The “Kitchen Debate” Revisited: Abundance and Anti-domesticity in Cold War America

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Abstract

This article examines two conflicting perspectives on home cooking in Cold War America. The 1959 American National Exhibition in Moscow featured a vocal exchange between Richard Nixon and his Soviet rival Nikita Khruschev, during a tour of a model American home. This “Kitchen Debate,” positioned American food and cooking as part of an outpouring of consumerism, demonstrating capitalist superiority by providing for the conveniences and comforts of housewives. In contrast, humorist Peg Bracken’s 1960 I Hate to Cook Book argued that American women could pursue a lifestyle and self-identity that didn’t focus on daily meals or culinary panache. Although her recipes (relying on mixes and canned ingredients) were similar to other popular cookbook authors and relied on the same products showcased at the Moscow exhibition, Bracken differed from mainstream food writers and political ideologues, insisting that cooking was a tedious chore that should be side-stepped whenever possible.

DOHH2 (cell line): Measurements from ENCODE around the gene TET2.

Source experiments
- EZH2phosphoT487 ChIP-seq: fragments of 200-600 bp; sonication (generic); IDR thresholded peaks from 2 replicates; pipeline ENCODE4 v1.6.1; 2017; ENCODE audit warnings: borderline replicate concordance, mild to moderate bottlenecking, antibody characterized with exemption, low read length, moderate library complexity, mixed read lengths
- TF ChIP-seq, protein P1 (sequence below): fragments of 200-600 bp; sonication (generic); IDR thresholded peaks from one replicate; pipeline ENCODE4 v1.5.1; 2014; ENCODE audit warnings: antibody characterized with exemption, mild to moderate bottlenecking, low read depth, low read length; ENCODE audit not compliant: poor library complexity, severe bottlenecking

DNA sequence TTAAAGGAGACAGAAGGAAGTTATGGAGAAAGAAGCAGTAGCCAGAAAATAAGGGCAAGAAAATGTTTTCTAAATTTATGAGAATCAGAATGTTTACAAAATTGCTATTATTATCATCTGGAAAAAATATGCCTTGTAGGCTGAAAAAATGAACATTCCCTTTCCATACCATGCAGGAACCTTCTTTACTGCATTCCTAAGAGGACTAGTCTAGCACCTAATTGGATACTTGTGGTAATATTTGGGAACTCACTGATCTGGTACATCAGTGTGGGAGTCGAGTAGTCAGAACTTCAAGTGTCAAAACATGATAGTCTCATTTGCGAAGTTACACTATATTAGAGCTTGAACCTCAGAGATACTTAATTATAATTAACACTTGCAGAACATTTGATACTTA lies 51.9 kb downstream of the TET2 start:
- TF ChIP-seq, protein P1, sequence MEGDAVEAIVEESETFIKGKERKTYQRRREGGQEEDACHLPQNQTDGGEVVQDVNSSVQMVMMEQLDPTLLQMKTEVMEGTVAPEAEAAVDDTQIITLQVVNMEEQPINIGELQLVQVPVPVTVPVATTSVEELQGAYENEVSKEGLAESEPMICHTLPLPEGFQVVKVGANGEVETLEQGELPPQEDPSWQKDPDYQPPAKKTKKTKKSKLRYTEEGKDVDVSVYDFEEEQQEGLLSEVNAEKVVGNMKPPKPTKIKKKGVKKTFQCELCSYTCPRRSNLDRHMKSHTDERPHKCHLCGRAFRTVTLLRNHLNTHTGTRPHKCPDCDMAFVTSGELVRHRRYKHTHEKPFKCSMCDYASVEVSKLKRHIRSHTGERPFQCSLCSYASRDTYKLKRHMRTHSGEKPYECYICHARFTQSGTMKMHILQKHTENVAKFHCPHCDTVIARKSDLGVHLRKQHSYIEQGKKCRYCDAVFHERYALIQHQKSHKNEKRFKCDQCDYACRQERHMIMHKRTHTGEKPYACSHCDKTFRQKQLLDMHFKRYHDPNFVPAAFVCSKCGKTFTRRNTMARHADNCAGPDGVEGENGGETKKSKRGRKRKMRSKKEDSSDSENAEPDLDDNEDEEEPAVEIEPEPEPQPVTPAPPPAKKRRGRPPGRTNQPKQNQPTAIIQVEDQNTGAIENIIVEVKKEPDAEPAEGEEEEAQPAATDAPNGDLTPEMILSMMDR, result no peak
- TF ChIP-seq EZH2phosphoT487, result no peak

Original languageEnglish (US)
JournalGlobal Food History
DOIs
StateAccepted/In press - 2024

All Science Journal Classification (ASJC) codes

  • Food Science
  • History

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